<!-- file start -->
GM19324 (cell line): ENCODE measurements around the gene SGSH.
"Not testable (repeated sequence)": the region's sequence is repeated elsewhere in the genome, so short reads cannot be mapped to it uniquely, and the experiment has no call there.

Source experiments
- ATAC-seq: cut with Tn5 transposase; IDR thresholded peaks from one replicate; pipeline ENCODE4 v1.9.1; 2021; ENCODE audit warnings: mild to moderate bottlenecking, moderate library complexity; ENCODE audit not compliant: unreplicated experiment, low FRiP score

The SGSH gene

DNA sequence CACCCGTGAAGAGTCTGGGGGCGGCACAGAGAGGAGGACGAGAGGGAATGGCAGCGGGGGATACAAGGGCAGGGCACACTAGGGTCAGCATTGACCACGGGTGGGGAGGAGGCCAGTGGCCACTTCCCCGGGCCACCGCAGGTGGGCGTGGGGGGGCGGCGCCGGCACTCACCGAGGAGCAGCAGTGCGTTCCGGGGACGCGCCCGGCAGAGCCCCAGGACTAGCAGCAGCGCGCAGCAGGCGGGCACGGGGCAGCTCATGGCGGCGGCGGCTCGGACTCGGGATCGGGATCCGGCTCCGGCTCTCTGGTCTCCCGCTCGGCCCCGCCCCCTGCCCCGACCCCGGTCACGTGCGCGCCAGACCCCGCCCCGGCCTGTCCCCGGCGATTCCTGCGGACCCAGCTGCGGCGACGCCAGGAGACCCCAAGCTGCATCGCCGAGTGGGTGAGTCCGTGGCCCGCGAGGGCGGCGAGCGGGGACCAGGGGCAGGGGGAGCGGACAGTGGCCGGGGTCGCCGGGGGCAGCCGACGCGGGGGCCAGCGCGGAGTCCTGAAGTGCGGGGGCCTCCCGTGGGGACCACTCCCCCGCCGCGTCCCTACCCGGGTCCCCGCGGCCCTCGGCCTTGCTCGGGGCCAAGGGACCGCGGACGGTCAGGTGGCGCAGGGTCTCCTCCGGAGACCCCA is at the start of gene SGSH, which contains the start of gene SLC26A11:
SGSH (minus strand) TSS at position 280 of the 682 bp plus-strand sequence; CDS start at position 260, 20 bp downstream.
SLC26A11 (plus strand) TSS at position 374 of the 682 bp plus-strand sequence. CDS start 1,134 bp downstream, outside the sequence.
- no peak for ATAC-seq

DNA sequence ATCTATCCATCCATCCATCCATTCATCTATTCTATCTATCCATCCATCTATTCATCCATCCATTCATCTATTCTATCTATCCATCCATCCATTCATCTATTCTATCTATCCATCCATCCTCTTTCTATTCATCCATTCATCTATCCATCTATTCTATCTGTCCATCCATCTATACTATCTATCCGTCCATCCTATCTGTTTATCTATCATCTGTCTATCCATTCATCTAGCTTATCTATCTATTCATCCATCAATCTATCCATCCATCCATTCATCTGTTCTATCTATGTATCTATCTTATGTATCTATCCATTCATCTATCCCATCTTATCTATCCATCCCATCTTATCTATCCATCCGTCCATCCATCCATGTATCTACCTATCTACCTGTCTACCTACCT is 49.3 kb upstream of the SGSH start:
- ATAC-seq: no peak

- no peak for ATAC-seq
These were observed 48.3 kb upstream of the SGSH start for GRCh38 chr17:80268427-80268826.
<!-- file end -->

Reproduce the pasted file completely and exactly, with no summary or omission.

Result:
GM19324 (cell line): ENCODE measurements around the gene SGSH.
"Not testable (repeated sequence)": the region's sequence is repeated elsewhere in the genome, so short reads cannot be mapped to it uniquely, and the experiment has no call there.

Source experiments
- ATAC-seq: cut with Tn5 transposase; IDR thresholded peaks from one replicate; pipeline ENCODE4 v1.9.1; 2021; ENCODE audit warnings: mild to moderate bottlenecking, moderate library complexity; ENCODE audit not compliant: unreplicated experiment, low FRiP score

The SGSH gene

DNA sequence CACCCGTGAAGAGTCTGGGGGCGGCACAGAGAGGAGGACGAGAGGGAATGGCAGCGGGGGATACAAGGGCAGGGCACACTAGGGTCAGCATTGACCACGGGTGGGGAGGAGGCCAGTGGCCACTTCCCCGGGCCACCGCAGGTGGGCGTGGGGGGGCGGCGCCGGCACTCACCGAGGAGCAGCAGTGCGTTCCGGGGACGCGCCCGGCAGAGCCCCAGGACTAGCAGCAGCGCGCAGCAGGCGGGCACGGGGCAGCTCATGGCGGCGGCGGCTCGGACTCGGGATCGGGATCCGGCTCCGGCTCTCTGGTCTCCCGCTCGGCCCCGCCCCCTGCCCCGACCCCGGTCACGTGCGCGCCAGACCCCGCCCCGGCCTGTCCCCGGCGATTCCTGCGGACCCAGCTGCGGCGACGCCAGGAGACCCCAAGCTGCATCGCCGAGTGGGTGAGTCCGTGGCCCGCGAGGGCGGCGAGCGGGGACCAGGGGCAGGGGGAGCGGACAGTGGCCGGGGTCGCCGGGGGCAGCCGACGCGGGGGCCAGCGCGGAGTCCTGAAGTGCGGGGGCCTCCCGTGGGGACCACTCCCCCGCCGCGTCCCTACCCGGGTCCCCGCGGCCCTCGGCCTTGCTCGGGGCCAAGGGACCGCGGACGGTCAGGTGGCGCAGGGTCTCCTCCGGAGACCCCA is at the start of gene SGSH, which contains the start of gene SLC26A11:
SGSH (minus strand) TSS at position 280 of the 682 bp plus-strand sequence; CDS start at position 260, 20 bp downstream.
SLC26A11 (plus strand) TSS at position 374 of the 682 bp plus-strand sequence. CDS start 1,134 bp downstream, outside the sequence.
- no peak for ATAC-seq

DNA sequence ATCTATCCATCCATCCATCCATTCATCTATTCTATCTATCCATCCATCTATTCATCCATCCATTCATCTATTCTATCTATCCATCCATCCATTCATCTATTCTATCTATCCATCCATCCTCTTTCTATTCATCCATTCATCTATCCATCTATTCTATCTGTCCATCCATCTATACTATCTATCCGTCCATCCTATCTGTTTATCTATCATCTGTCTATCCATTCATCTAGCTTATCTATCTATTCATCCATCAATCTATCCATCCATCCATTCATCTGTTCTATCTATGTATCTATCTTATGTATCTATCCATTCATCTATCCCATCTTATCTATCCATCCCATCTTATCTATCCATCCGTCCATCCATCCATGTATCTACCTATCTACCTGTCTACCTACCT is 49.3 kb upstream of the SGSH start:
- ATAC-seq: no peak

- no peak for ATAC-seq
These were observed 48.3 kb upstream of the SGSH start for GRCh38 chr17:80268427-80268826.